Rockwell Collins / Airbus introduce ‘self-reporting’ flight tracking

Earth as seen from spaceRockwell Collins has teamed with Airbus to introduce a new Onboard Aircraft Tracking (OAT) solution that monitors aircraft information to detect and alert when abnormal flight situations occur.

It will come as standard on the Airbus A350 XWB and A380 and as an option for A320, A330 and A340 aircraft.

The OAT solution monitors a specific set of aircraft parameters that could indicate a problem with a flight, including low altitude, low speed, excessive pitch, engine failure and others.

If triggered, the aircraft automatically begins to emit aircraft position information at an increased rate.

The OAT function is implemented as an update to the Airline Operational Control (AOC) avionics software and is available for both forward fit and retrofit.

David Nieuwsma, Senior Vice President, Information Management Services for Rockwell Collins, said: “This solution enables an aircraft to detect specific abnormal conditions and self-report to the airline the moment something occurs.

“When every second counts, the ability to automatically and instantaneously identify a possible issue can provide a significant advantage for airline operators interested in tracking their aircraft, particularly when flying over polar or oceanic regions.”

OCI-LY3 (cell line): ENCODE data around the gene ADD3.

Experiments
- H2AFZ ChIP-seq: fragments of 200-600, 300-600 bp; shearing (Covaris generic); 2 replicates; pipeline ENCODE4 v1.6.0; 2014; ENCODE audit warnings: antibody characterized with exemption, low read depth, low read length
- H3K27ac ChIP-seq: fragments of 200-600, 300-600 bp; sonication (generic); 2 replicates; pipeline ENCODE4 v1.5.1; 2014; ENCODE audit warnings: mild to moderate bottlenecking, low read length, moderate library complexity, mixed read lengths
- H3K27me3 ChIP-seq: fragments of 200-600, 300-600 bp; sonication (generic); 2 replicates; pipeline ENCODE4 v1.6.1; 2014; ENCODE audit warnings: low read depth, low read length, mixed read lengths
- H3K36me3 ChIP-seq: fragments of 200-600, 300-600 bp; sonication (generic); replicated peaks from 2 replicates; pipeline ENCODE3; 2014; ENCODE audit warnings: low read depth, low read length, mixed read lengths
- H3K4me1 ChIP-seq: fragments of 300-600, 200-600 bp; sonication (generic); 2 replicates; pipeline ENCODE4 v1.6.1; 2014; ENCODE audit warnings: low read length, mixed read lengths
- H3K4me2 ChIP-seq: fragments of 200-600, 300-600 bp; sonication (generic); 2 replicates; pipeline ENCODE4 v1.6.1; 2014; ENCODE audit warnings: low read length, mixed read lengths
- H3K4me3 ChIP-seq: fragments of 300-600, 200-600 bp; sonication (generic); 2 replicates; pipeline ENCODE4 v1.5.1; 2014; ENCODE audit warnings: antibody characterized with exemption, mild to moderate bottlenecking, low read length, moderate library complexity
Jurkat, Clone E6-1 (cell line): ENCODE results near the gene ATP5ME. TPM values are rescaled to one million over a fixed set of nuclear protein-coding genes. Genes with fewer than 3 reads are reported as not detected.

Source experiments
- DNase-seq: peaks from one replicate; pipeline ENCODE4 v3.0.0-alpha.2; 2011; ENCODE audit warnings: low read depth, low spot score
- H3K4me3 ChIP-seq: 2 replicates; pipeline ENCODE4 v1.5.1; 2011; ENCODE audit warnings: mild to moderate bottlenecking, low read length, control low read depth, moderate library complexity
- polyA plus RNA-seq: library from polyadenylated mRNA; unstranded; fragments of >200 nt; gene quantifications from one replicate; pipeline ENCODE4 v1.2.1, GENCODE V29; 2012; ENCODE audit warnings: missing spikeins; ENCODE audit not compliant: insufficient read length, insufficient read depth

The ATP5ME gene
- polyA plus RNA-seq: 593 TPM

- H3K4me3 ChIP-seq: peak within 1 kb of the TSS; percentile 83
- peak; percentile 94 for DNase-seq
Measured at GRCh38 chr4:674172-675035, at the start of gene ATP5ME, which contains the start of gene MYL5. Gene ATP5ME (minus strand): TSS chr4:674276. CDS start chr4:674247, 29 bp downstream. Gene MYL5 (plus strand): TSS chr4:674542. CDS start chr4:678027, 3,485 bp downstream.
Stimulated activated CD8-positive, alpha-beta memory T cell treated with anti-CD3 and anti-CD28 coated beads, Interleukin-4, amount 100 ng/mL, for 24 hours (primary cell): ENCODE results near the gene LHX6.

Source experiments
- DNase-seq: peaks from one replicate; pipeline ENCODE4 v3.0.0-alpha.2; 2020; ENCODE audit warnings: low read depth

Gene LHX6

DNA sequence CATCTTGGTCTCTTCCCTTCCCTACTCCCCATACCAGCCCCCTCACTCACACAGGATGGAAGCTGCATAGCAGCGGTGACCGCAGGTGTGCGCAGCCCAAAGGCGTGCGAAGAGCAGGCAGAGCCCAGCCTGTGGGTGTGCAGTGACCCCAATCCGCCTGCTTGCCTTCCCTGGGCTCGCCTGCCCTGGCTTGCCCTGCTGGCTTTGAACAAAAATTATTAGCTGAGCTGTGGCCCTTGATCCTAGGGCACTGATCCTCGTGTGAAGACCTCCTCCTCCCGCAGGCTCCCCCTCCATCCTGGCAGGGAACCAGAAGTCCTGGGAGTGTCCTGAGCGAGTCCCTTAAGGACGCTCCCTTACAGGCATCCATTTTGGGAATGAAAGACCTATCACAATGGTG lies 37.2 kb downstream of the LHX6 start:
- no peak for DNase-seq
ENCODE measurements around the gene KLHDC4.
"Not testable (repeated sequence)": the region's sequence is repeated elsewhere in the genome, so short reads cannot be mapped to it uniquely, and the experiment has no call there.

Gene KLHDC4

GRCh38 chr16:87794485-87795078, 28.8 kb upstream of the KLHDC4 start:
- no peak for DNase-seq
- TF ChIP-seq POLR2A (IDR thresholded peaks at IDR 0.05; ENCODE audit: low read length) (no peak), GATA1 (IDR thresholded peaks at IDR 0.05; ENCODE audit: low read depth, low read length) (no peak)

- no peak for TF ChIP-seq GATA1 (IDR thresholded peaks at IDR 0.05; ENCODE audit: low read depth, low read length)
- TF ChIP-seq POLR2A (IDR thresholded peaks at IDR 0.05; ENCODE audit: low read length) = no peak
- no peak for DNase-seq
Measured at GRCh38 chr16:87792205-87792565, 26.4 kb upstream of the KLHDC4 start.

The OAT solution is designed to meet IATA’s Aircraft Tracking Task Force (ATTF) and concept of operations of ICAO’s Global Aeronautical Distress and Safety System (GADSS) standards for aircraft tracking.

These call for aircraft identification at least every 15 minutes during “normal operations” and at least once a minute during “abnormal operations.”

Rockwell Collins says that once the OAT solution sends an alert to the ground, the Aircraft Communications Addressing and Reporting System (ACARS) position reporting frequency increases to meet the one-minute interval recommendation.

The International Civil Aviation Organisation Council adopted the new tracking standard for certain international flights that requires crews to report their aircraft’s positions at least every 15 minutes in 2015. It became effective in March 2016 and will  be applicable from November 8, 2018.

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